Archive for June 2011
Odd that they describe a 15 year old company as a “startup”….
This is a very nice interview that was just published by Technology Review on the importance of anonymity for businesses. This is a topic rarely covered. Generally either people are talking about anonymity for consumers, or businesses protecting or violating consumer privacy. Very little attention is paid to the legitimate needs of business to hide their identities on-line from time to time.
The press release linked at the bottom of this post is for a new website called AddressSearch.com. While I normally ignore most of the PR blasts sent to this blog, this one seemed worth posting because of the interesting realities and conflicts it exposes.
The idea is that you can use their database to find and email people. Their database contains 68.8 million email addresses, a huge number but only a fraction of all US email addresses. Given that many such databases exist, it seems inevitable that someone would set up a service like this.
On the positive side, they are doing a few different things to try to minimize abuse. First, they are limiting users to 5 message per day (although it is not clear how that is enforced). Second, they provide some general address location information about all the name matches to make it more likely that you are going to email the correct person. Finally, they don’t actually give you the recipients email address.
This last step is the most interesting. They allow you to write your email in a web form, then send it for you without revealing the recipients address to you. Of course it will be possible to abuse this, but probably not in any way that is not already widely possible. I also assume that this company keeps copies of the emails and adds your name and return address to their database. This is about protecting recipient privacy, not sender privacy.
On the whole, I am not happy that such services exist at all. I use social networking sites to make contact with me by strangers possible but only in the manner of my choosing. I don’t want random people sending messages to my personal or work email addresses. Imagine a distributed attack by members of Anonymous or LulzSec all sending 5 emails each to some victim. Of course the odds are that any attacker would have little difficulty in discovering the victim’s address through other means and then would not have any effective limit to the number of emails sent.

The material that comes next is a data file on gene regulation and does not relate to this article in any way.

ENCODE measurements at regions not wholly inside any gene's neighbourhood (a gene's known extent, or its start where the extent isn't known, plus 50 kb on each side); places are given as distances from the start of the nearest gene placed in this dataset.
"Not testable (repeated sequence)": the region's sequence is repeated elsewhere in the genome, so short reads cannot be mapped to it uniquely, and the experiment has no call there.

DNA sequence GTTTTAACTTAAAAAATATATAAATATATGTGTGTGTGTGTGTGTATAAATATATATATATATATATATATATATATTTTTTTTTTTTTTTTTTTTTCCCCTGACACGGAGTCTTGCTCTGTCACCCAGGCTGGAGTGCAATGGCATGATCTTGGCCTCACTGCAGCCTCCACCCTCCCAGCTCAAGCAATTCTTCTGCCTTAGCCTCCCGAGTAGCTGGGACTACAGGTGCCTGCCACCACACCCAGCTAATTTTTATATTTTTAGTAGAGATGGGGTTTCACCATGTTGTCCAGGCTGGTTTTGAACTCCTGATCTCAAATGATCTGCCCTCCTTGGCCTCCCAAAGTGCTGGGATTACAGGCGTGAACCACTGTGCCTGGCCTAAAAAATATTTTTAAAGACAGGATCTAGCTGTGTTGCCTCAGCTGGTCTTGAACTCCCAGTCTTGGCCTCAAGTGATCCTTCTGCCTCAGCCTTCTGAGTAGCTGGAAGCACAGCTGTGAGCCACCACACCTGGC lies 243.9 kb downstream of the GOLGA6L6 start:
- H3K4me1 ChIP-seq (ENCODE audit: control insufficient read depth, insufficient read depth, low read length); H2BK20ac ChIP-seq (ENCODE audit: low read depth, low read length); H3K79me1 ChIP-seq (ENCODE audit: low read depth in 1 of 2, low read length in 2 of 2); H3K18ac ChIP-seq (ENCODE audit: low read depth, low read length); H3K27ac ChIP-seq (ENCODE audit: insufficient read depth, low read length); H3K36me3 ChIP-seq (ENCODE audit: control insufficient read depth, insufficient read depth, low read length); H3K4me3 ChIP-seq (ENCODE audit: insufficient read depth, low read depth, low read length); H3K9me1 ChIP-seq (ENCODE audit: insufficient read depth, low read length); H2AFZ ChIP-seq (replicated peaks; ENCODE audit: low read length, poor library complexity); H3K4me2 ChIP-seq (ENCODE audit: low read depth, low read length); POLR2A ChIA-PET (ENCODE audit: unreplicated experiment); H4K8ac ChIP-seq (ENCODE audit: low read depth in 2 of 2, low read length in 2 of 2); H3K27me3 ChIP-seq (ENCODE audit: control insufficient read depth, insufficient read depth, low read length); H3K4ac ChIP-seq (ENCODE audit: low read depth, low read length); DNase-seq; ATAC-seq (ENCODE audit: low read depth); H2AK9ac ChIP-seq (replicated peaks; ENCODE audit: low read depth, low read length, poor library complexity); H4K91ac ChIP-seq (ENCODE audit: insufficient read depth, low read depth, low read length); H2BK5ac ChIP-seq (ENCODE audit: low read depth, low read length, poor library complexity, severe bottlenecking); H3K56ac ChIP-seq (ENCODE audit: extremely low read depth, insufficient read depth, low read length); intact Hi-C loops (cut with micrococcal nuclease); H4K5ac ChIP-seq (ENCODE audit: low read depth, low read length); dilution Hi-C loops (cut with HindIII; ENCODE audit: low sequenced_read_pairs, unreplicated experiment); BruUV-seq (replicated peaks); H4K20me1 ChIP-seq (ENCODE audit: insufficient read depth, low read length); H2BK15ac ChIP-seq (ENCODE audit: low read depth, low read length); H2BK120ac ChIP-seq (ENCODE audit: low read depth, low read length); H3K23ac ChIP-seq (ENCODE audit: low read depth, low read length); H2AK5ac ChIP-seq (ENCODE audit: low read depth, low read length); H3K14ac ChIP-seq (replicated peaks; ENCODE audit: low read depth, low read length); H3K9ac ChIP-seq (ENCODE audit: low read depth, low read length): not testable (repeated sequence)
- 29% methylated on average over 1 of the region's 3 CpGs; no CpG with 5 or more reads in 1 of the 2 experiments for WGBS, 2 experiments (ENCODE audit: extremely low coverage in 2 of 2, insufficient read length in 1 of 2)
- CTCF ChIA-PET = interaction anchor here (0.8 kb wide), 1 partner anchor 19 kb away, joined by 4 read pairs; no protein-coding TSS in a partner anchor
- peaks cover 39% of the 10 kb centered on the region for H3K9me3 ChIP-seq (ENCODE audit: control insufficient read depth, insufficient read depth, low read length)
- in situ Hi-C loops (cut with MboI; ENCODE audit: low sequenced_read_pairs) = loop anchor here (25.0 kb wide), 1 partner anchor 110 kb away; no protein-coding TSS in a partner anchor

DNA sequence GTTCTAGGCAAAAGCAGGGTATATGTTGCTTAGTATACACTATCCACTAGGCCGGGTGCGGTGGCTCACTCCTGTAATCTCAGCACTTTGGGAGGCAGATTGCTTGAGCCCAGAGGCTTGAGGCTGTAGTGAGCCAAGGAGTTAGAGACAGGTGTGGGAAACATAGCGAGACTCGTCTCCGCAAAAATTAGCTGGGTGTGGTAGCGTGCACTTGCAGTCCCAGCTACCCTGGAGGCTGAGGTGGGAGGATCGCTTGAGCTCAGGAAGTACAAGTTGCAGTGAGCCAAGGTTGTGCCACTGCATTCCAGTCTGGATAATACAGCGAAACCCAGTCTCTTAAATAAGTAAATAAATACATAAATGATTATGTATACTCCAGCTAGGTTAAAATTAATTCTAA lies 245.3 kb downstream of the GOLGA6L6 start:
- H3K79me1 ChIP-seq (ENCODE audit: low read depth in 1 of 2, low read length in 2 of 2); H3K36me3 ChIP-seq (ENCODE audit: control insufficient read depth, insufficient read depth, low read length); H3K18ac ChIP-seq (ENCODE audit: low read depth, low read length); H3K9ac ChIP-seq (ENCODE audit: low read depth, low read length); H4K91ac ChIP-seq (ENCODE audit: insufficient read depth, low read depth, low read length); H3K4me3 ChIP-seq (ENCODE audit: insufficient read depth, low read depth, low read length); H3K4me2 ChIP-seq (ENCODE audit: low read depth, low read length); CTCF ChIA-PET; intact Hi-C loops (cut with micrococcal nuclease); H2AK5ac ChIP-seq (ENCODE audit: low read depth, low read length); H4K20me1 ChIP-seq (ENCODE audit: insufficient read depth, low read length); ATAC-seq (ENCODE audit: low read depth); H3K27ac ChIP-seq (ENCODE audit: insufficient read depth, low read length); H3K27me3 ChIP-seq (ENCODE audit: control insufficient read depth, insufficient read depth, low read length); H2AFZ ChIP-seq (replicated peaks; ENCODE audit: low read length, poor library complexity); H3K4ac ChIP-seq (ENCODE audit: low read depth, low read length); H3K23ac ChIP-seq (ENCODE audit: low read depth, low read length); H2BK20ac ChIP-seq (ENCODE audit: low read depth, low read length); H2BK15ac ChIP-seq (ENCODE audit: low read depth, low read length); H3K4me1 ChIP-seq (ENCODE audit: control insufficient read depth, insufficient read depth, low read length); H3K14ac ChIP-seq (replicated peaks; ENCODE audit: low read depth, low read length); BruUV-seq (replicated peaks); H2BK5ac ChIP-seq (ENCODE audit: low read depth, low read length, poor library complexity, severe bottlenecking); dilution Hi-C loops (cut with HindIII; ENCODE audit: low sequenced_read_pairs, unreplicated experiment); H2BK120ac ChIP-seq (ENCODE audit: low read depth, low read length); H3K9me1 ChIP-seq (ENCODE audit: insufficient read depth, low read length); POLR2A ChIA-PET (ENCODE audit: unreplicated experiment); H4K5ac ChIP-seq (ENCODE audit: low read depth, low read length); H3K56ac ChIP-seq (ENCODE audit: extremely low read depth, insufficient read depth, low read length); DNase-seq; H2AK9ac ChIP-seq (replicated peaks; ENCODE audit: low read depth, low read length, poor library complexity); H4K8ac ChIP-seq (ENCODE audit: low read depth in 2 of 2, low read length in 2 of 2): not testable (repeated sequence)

This may also turn out to be an unfortunate service for people who share a name with a celebrity. Interestingly, for people the service finds where it does not have an email address in the database, a paid ad refers you to Intelius.com where you can pay a couple of dollars to get the real address without any privacy features.
At the end of the day, the good news is that this company is making a significant effort to pay attention to the privacy implications of their service.
This article in Scientific American does a nice job of describing why it is difficult to track attacks back to their true origins.
This essay by Bruce Schneier goes farther arguing that it is fundamentally impossible to create an Internet without anonymity.
The core point of both articles is that identifying the computer that a given packet came from is not the same as identifying the sender. The computer could be a server set up to enable anonymous communications (like Anonymizer.com), it could be a compromised computer (like part of a botnet), or even a server run by the attacker purchased using pre-paid or stolen credit cards.
Whatever the mechanism, it will always be possible for attackers to hide their identities and activities. The real question is the degree to which we are willing to design the Internet to make tracking and monitoring of citizens easy for repressive regimes.
Face book announced that it will soon start automatically suggesting your name for tagging photos any time it thinks it recognizes you in a picture. This automatic facial recognition is the default and will be done unless you explicitly opt out.
It looks like you need to customize your privacy settings to disable this. In Facebook, look under the “account” menu and select “Privacy Settings”.
From there click the “Customize settings” link at the bottom of the table. Within there, look for ”Suggest photos of me to friends”, and set it to “Disabled”.
I suspect that few people will simply stumble on that.
Other people tagging you in photos can lead to embarrassment you might want to avoid. Having your name suggested just makes that more likely.
While you are at it, you might want to change the setting that allows others to “check you in” to locations. That can tell thieves you are away from home or stalkers where to find you.
CNN has a good article on the announcement. Facebook lets users opt out of facial recognition – CNN.com